Lightroom has enjoyed dominance in its area for over a decade and has been the go-to raw processor and catalog tool for many photographers. However, rivals have been creeping up and improving gradually, with Capture One 20 now being considered by many to be better in some regards.
Now, more than ever, there are a ton of reasons to switch to a different camera ecosystem. whether you're making the switch from one brand to another or just switching to a mirrorless system. If you've been doing photography as a hobby for a long time or make a living with it, you've probably built up a collection of bodies, lenses, and even some flashes all within the same system. Sure, you can get adapters from Canon to Sony or EF to RF, but that's probably just going to save you a few bucks.
For many photographic applications natural light is almost always preferable — the only problem is, oftentimes the quality of that natural light is either too harsh or too diffused. This tutorial discusses the conditions for good natural light, and how you can reproduce it using some inexpensive equipment.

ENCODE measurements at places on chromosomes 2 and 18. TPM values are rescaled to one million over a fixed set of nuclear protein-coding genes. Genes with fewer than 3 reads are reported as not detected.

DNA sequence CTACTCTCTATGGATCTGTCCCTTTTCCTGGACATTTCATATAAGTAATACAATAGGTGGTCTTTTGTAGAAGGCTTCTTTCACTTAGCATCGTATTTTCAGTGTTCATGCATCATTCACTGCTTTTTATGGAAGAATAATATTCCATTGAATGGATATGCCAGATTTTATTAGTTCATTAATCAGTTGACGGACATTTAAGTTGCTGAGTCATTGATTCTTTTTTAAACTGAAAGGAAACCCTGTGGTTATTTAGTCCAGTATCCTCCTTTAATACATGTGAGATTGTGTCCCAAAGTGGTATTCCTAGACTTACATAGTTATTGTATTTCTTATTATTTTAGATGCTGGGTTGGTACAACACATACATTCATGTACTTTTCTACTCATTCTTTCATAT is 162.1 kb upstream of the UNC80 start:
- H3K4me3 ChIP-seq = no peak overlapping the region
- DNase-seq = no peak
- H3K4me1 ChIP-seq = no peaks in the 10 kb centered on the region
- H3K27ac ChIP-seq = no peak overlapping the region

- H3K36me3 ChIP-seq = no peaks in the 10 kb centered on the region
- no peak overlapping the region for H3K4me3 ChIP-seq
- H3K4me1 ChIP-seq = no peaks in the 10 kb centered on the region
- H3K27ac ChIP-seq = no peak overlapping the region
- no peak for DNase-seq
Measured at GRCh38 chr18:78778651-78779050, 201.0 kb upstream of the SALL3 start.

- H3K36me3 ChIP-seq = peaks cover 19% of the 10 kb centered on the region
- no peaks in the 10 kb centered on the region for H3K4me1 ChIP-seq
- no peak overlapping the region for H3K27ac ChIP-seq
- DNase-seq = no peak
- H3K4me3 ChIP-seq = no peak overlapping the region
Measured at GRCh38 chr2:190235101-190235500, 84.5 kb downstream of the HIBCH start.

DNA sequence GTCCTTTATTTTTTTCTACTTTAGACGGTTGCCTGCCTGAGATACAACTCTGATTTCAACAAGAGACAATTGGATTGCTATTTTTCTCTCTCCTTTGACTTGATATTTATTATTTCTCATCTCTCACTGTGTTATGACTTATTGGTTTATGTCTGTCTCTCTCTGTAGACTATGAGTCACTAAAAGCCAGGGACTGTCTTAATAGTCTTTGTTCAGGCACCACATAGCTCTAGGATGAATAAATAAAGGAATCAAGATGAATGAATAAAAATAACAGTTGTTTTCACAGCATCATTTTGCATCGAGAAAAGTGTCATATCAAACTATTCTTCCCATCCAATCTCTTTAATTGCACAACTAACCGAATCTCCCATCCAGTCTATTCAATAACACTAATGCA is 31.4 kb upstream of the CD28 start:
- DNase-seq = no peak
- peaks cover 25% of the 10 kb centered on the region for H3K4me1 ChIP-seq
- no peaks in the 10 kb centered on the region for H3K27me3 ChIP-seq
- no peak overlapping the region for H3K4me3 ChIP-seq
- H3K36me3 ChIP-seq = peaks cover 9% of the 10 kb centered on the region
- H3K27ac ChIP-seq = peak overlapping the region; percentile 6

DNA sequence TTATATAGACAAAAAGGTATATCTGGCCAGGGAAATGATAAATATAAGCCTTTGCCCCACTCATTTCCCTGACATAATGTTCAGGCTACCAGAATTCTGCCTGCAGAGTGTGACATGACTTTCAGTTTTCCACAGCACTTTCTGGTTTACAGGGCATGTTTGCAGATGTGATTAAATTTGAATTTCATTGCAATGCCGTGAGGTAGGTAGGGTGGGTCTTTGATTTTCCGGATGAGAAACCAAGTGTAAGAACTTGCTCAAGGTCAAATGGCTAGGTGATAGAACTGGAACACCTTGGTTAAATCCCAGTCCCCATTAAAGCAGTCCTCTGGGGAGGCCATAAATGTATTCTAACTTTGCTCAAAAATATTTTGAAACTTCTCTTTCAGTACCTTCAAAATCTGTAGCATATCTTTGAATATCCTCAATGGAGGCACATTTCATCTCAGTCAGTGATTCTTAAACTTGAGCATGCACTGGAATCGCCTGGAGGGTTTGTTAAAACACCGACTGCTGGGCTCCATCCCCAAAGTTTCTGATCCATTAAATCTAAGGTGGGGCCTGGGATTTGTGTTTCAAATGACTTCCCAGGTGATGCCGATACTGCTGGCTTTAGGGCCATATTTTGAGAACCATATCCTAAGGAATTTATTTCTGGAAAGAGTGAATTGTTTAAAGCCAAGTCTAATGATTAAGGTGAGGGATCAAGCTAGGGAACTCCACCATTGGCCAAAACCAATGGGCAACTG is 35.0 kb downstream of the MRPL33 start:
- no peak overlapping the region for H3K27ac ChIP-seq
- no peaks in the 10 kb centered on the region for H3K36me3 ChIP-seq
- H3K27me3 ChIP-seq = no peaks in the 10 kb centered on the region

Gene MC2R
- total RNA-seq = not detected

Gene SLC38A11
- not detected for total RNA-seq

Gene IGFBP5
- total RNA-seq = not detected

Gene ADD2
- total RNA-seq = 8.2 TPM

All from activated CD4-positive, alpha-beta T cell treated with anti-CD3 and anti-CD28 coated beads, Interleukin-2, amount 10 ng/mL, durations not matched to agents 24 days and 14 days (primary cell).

One of the worst myths in the photography industry is about how high quality gear is required in order to produce high quality results. This mostly nonsense and as you develop your skills within the industry, you'll quickly realize how gear, in general, has little to do with the quality of results you can produce.
Being a good photographer often means knowing where to position your lights to create the desired effect. However, the placement of your lights is only part of the equation; sometimes, it's just as important to set the color of your lights as well. In today's video, I'll show you three different lighting setups that also use color to alter the final images.
It can be intimidating when you see some behind-the-scenes photos of studio setups, and there are multiple lights everywhere, and you only have one light. While sometimes, it does come in handy to have multiples, there is a lot you can do with only one light. Could you do a high-key portrait with only one light?
One photography technique I've always been interested in learning is how to photograph ink in water. The resulting images are beautiful on their own, but having a library of ink clouds and paint explosions for use in composite work is also super valuable. In this video tutorial, I'll show you some of the best tips and tricks I've learned capturing ink in my own studio.